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Brexit fears hamper spring property revival

Brexit fears have dampened the spring property revival as asking prices fall, pushing down asking prices across the UK 0.8% lower than a year ago, says Rightmove

Brexit is taking its toll on the traditional spring property revival, pushing down asking prices across the UK by 0.8% in the year to March, according to property website Rightmove.

The biggest drop was in Inner London, followed by boroughs across the rest of the capital and surrounding counties. Meanwhile, separate reports showed that exports and the broader economy are being hit due to brexit uncertainty.

The average asking price in the UK last month was £302,002, which is almost £1,300 up on February’s figure, but still down on March 2018, Rightmove said.

Average asking prices in the capital were now 1.1% lower than a month ago and 5.5% lower than March last year, it said. In the last year London prices have fallen 3.8%. Across the south-east prices are 1.5% down on this time last year.

Spokesman Miles Shipside said the recovery in the property market usually seen about now was not happening. While March marks the start of spring, temperatures have yet to rise in the housing market. He said that buying activity remains cooler than usual, as buyers await a more settled political climate.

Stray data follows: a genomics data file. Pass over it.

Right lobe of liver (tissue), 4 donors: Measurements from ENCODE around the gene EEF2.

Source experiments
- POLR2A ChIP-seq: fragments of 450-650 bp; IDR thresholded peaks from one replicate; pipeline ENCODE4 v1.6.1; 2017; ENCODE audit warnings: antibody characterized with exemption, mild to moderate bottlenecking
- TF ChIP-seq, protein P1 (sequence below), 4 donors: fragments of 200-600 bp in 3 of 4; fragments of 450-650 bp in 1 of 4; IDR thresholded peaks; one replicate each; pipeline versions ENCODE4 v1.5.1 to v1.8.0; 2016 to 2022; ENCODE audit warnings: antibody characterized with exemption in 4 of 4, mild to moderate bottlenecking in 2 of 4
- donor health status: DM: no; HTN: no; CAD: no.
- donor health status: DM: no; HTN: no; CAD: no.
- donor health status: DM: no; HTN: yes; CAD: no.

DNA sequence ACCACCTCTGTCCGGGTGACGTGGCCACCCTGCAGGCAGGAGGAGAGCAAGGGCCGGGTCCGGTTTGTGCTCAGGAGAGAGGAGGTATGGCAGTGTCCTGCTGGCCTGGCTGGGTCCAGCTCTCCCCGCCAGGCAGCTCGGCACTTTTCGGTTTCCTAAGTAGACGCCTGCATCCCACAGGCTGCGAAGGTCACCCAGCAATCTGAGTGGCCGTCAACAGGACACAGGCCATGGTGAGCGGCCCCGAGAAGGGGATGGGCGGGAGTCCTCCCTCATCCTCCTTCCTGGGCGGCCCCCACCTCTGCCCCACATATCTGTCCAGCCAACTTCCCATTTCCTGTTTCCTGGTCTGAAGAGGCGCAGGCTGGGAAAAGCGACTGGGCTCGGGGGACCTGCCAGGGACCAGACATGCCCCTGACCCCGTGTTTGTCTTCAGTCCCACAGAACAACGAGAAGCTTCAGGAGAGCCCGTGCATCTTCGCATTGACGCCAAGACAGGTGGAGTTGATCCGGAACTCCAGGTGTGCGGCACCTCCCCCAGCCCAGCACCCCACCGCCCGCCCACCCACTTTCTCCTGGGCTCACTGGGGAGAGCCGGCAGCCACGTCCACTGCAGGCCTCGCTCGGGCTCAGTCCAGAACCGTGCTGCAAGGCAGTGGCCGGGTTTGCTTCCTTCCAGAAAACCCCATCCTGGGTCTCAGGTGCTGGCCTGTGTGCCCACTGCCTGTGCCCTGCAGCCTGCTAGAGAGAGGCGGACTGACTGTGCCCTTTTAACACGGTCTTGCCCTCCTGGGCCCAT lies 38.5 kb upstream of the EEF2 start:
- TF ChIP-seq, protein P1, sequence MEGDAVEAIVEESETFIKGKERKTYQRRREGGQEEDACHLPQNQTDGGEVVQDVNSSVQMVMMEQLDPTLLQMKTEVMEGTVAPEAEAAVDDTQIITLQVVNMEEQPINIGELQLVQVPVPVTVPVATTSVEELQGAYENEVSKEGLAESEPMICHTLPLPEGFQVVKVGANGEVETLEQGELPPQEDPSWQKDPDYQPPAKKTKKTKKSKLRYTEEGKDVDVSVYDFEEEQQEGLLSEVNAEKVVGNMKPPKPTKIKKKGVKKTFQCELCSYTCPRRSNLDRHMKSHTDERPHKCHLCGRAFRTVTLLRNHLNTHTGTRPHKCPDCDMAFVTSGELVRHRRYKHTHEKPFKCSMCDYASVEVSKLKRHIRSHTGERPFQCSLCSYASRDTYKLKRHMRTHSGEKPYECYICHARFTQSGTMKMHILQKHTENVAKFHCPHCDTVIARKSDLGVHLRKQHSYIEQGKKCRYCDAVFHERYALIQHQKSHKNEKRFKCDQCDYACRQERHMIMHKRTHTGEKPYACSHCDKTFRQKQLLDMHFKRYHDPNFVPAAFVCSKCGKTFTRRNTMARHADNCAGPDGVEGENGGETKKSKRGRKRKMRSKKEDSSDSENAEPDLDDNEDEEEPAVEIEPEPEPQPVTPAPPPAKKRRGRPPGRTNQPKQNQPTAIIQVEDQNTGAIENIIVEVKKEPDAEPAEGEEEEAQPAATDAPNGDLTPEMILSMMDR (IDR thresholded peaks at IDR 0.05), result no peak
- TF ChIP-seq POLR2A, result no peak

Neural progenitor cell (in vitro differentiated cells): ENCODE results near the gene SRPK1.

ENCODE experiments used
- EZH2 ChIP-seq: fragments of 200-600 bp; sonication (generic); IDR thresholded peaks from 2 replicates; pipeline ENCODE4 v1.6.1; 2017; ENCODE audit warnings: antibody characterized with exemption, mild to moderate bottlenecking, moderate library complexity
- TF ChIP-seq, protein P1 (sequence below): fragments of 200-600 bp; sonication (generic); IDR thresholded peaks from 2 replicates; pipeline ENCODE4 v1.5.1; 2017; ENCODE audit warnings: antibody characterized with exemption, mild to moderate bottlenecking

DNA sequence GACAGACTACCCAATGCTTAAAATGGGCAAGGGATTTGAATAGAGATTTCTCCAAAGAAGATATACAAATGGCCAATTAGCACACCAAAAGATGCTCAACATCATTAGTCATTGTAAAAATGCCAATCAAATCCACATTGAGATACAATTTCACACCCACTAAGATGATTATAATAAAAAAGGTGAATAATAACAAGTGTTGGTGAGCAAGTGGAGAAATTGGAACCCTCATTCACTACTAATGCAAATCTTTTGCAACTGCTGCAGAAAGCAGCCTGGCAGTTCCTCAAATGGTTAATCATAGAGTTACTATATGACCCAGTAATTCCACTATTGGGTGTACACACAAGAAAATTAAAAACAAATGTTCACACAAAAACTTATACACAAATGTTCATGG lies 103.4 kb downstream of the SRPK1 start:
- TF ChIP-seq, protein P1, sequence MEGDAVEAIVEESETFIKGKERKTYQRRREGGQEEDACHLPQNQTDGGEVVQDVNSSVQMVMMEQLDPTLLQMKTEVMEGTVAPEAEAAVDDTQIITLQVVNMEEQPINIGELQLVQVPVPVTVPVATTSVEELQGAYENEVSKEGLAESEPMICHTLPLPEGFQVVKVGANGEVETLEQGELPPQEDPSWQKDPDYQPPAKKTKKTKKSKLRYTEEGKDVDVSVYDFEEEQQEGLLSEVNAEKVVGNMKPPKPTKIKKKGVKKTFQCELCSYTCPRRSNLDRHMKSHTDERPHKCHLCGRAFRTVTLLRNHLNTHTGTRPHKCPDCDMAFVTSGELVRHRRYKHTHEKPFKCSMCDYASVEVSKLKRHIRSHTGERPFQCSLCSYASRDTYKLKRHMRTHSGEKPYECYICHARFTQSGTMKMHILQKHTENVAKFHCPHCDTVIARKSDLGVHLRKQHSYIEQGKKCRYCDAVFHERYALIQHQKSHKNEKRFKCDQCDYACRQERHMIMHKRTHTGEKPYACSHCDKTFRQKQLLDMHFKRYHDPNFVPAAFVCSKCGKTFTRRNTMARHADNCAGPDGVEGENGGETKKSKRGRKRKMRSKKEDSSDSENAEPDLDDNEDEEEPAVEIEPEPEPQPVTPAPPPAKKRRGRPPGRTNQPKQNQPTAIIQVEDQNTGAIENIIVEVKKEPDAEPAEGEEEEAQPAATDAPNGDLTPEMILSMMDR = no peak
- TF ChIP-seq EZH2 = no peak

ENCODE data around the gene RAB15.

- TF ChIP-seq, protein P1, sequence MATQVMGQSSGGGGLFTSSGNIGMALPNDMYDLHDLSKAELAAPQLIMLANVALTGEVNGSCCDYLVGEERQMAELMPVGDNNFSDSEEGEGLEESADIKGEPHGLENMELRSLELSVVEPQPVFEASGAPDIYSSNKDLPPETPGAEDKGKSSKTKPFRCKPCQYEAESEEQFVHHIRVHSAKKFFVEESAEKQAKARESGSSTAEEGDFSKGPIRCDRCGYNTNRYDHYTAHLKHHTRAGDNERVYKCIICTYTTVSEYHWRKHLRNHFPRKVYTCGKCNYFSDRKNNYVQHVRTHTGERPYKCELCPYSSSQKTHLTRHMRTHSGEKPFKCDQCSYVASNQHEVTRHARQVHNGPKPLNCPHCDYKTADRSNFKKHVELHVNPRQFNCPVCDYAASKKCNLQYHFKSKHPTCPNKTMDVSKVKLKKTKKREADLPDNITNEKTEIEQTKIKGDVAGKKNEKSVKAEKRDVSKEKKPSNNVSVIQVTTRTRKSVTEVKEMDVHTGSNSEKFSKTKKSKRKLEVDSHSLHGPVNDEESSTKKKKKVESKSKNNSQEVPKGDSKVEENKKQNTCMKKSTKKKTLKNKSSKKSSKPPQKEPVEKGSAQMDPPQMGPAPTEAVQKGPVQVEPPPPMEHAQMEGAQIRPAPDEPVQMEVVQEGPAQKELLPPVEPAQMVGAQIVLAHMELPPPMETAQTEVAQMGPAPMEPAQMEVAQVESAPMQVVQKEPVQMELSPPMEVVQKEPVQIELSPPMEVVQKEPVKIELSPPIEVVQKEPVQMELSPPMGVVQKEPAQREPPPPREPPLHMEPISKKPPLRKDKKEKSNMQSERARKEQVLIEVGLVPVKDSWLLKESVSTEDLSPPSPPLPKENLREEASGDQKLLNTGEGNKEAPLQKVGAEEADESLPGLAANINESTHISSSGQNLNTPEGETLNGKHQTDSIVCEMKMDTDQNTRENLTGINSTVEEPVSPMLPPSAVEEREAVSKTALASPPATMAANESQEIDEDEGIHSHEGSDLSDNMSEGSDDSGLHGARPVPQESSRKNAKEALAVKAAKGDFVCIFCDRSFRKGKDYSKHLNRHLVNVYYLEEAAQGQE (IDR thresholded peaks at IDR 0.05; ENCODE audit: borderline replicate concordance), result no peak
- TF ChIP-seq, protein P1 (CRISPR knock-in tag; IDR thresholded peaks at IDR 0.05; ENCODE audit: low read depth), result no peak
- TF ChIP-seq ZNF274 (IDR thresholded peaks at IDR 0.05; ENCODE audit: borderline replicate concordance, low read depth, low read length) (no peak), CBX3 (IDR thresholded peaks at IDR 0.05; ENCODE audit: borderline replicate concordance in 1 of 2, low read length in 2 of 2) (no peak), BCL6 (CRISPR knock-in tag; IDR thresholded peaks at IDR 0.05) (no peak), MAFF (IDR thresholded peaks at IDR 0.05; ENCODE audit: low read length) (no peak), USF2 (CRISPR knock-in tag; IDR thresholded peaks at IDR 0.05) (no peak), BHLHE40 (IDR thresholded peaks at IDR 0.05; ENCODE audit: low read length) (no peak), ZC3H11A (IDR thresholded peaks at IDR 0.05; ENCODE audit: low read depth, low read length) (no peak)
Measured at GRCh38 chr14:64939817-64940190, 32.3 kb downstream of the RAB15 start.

As the clock ticks down towards the Brexit deadline it is natural human behaviour for more buyers to hesitate. The number of sales agreed by estate agents in February was 7% below the same period in 2018, he said.

Outside the south-east, the only region to record a monthly fall during February was the north-east, where asking prices fell 1.3%. Property in the north-east is taking the longest time to sell of anywhere in the country – an average of 89 days.

In the north-west, prices rose 2.5% last month and were 3.4% higher than a year ago, Shipside said.

The British Chambers of Commerce said Brexit uncertainty was continuing to dampen economic activity as it downgraded GDP growth to 1.2% in 2019, matching the Bank of England and the Treasury’s independent forecaster, the Office for Budget Responsibility. If realised, this would be the weakest growth since the financial crisis a decade ago.

If the UK economy is to have a shot at escaping a Brexit-induced black hole, practical growth issues here at home need to be tackled urgently, said the BCC’s director general, Adam Marshall.

Meanwhile, a separate report by accountants and business advisors BDO concluded that UK export growth fell “perilously close” to the point of contraction in the first quarter of 2019.

Its export growth index for the UK fell by 0.8 points, its joint-weakest performance since the first three months of 2016. The report indicates that further disruption is expected later this year, which will result in continued UK export decline.